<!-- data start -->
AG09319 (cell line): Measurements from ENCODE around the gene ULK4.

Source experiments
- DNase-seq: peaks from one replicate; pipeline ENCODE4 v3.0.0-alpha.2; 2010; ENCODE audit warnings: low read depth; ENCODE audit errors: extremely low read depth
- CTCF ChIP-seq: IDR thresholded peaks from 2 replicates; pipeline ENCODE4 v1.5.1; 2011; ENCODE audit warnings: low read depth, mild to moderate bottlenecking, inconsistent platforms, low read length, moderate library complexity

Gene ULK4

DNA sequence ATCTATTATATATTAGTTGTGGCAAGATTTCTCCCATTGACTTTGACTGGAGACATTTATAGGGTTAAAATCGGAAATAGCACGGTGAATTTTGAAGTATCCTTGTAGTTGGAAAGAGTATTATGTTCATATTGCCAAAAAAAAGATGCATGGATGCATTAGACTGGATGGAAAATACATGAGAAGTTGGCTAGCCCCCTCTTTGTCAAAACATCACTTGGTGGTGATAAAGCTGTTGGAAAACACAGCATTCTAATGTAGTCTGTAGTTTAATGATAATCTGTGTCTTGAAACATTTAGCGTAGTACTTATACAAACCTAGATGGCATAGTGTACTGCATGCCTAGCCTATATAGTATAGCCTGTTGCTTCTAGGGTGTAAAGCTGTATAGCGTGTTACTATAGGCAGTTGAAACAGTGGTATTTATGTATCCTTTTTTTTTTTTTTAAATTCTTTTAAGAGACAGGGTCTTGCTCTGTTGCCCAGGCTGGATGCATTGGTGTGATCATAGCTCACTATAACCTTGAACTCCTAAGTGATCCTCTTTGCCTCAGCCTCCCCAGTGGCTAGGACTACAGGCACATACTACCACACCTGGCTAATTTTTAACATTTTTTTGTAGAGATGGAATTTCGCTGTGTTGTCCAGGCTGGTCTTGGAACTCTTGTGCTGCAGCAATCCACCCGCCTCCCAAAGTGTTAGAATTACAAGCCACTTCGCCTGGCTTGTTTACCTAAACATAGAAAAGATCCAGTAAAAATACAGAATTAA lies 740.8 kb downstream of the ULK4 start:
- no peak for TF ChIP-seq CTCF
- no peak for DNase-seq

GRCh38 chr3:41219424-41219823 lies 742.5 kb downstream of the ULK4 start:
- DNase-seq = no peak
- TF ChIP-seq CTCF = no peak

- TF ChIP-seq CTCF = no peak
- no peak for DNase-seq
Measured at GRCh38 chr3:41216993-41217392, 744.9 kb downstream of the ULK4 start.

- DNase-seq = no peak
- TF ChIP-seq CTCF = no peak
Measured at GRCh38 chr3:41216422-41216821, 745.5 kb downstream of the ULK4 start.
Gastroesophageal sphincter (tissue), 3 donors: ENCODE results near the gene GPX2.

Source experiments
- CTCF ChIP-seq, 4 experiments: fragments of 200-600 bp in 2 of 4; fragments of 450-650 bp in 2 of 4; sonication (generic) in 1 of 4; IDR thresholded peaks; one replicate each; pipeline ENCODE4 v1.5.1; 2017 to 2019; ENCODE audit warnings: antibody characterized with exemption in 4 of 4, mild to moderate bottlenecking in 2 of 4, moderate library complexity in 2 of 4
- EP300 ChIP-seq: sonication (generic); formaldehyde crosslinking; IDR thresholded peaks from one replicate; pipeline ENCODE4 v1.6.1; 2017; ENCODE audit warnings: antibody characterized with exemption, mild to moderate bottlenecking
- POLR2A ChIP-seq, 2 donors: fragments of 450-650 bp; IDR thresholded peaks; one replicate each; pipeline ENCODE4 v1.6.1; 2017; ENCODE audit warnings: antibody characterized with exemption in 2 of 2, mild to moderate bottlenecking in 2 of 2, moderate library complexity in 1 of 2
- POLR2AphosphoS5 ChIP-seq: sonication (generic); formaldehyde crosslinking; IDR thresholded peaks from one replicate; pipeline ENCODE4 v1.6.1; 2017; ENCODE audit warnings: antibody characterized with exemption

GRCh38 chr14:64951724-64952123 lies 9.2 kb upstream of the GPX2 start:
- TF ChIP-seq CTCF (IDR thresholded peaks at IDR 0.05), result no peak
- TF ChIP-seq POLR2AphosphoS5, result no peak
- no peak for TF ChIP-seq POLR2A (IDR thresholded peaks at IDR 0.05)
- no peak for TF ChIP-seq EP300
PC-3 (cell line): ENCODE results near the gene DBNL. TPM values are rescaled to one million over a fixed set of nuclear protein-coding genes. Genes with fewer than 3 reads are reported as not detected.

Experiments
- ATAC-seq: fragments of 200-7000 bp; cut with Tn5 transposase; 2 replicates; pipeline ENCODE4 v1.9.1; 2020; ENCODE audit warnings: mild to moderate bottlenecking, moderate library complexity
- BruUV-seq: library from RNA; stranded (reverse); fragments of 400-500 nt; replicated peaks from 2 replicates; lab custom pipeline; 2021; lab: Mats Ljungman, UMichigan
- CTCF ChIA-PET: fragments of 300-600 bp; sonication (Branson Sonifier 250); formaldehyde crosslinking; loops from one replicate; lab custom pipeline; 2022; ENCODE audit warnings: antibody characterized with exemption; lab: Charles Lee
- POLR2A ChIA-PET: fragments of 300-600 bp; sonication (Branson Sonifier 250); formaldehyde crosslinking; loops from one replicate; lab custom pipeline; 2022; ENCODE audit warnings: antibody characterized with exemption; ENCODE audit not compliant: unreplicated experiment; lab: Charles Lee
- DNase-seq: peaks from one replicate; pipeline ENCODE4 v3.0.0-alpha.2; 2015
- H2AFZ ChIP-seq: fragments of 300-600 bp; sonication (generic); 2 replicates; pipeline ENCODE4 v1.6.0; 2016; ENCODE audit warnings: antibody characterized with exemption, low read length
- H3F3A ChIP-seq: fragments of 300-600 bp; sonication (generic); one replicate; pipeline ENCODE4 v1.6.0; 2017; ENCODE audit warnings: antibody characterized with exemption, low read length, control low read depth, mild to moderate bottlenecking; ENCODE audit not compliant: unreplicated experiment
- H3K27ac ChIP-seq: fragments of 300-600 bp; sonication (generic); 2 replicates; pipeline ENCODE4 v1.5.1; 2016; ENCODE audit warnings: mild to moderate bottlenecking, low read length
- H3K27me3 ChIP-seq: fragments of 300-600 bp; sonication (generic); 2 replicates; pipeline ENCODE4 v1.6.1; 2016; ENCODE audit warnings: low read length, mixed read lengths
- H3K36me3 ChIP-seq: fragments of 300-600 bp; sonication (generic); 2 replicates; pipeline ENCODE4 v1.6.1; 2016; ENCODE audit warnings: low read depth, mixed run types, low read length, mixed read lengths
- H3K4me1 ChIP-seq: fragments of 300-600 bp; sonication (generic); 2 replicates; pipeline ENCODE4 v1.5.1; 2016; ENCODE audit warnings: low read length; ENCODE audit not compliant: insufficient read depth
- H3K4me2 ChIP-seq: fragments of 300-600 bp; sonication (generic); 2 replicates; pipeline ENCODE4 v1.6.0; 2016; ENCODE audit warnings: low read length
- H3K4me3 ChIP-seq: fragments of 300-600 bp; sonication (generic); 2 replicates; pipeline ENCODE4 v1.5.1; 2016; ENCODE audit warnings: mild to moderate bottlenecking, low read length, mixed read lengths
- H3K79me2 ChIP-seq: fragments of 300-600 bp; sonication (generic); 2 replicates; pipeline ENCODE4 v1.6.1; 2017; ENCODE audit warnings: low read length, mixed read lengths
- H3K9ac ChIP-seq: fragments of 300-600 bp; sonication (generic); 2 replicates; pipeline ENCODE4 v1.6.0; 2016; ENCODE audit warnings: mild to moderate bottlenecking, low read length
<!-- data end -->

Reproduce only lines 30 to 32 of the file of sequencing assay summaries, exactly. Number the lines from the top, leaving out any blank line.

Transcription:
Experiments
- ATAC-seq: fragments of 200-7000 bp; cut with Tn5 transposase; 2 replicates; pipeline ENCODE4 v1.9.1; 2020; ENCODE audit warnings: mild to moderate bottlenecking, moderate library complexity
- BruUV-seq: library from RNA; stranded (reverse); fragments of 400-500 nt; replicated peaks from 2 replicates; lab custom pipeline; 2021; lab: Mats Ljungman, UMichigan